From what I’ve researched, a number of institutions will allow a small number of courses to come from outside the program and still be counted towards the degree (usually no more than two, although I’ve seen at least one allowing four…maybe under special circumstances, and with major administrative hassles). So, here’s my question, and my pitch: I’ll concede that I have to have a home institution, but what I’d like to do is take “one half less one” credits from other institutions, so that >50% of my credits come from my “home”.

Now, I may be missing something. There may be a program out there that allows this flexibility. If there is please let me know. If you work at one of these magical, enlightened institutions I will sign up! I am an excellent student. Believe me. And, if you want to help me with my quest, in any way, shape or form…

Get excited and make cool shit.

Get Excited and Make Cool Shit

Bought this at the Student Print Show and Sale on March 19, 20 and 21, 2010 (Friday – Sunday) at the University of Guelph (Zavitz Buildling).

Print by Lizz Caston.

I’m not your guru!

from my wardrobe:

I'm not your guru

from Jesse Brown’s Search Engine:



from Seth Godin’s, Linchpin:

I’m always amazed when I meet a writer who can’t use a computer, or a lawyer who’s uncomfortable with LexisNexis, or an executive who needs a corporate IT person to help him navigate an e-mail system. If you’re a marketer unable to leverage your skills by using online tools, you’re merely linked to machines owned by the corporation. That’s power they don’t deserve.

The world just gave you control over the means of production. Not to master them is a sin.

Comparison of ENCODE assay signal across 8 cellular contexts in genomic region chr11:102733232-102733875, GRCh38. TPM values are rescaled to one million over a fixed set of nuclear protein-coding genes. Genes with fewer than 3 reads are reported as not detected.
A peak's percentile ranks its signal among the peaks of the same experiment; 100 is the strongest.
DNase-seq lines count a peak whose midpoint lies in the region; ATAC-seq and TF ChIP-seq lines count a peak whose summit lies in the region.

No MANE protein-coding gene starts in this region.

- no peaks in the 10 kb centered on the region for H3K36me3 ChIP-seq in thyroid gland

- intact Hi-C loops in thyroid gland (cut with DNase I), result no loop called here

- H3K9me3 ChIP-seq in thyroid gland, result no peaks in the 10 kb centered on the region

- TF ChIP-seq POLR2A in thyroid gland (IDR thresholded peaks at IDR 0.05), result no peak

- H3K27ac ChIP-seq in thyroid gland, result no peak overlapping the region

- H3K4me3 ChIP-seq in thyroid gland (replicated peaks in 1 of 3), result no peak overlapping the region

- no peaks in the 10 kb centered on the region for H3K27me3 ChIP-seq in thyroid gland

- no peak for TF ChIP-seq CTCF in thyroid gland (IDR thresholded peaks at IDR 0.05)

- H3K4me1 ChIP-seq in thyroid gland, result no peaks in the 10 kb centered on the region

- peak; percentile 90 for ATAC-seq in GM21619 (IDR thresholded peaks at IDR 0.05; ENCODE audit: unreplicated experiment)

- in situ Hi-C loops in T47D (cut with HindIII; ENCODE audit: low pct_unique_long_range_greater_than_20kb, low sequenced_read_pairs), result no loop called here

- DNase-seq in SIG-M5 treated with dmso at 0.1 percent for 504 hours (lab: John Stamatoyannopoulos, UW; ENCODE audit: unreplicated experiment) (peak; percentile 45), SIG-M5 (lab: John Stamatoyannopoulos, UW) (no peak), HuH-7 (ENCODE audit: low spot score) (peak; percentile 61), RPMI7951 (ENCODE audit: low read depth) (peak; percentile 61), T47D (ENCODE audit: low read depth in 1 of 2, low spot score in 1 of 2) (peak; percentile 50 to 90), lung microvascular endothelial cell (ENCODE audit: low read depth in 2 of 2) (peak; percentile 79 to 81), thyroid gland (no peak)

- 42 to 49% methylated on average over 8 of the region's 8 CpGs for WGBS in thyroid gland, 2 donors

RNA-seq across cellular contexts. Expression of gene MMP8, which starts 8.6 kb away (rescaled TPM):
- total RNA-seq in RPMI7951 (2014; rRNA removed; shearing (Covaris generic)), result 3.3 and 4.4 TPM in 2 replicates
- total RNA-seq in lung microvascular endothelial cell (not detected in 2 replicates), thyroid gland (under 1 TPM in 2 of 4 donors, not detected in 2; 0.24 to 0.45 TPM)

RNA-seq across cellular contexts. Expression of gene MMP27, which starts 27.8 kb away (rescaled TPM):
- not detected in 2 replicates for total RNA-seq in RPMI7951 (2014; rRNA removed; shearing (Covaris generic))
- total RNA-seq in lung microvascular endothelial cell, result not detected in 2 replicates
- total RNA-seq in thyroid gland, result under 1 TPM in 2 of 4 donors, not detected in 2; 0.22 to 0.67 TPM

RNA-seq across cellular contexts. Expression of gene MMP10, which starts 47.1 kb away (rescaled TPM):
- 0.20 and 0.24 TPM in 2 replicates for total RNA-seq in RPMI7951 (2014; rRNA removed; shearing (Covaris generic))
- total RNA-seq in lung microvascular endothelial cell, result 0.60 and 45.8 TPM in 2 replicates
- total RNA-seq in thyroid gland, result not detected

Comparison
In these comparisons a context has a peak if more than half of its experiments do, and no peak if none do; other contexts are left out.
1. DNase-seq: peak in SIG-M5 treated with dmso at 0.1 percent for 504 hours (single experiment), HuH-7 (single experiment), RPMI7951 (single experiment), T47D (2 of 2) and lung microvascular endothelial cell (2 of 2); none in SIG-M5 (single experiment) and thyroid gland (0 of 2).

DREAM and DO.

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Art.

Quotes from Seth Godin’s Linchpin:

An artist is someone who uses bravery, insight, creativity and boldness to challenge the status quo. And an artist takes it personally.

…art is the ability to change people with your work, to see things as they are and then create stories, images and interactions that change the marketplace.

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Design. Honestly.

Inspired this week by an encounter with A.M. García while at AccessAbility.

Antonio García is a Chicago-based strategist, writer and brand consultant for the industries of design + innovation. When he’s not shaping and sharing the stories and futures of authentic brands, he draws, designs and djs.

Here’s some of what he shared with me about design:

  • Authenticity is critical, especially communicating across cultures
  • Designers need to be observers, translators, communicators, ethnographers
  • It’s about “keeping it real”
  • It’s about more than “keeping it real”, it has to come from the heart
  • Understanding social mores helps align your work
  • Be flexible. Tell stories. Share insights. Be curious. Be worldly. Be inspired.

Think of yourself as a platform

I think the real leaders in my life, the people who have influenced me the most, share a common thread; they excel in creating the conditions in which good things can happen. Think of yourself as a platform. A utility or an environment that enables sharing, builds relationships and is extensible, allowing others to easily create other platforms on your building blocks. Be open source, sharing codes and secrets about what you do and why you do it. Join communities. Build communities.

Talk. Share. Learn. Create. Publish. Architect. Design.

A lot of what I do professionally is to create the conditions for education to happen. I work with a stellar team to configure tools to meet the needs of instructors and learners. We promote and support the effective use of these tools to better education. I’m passionate about it.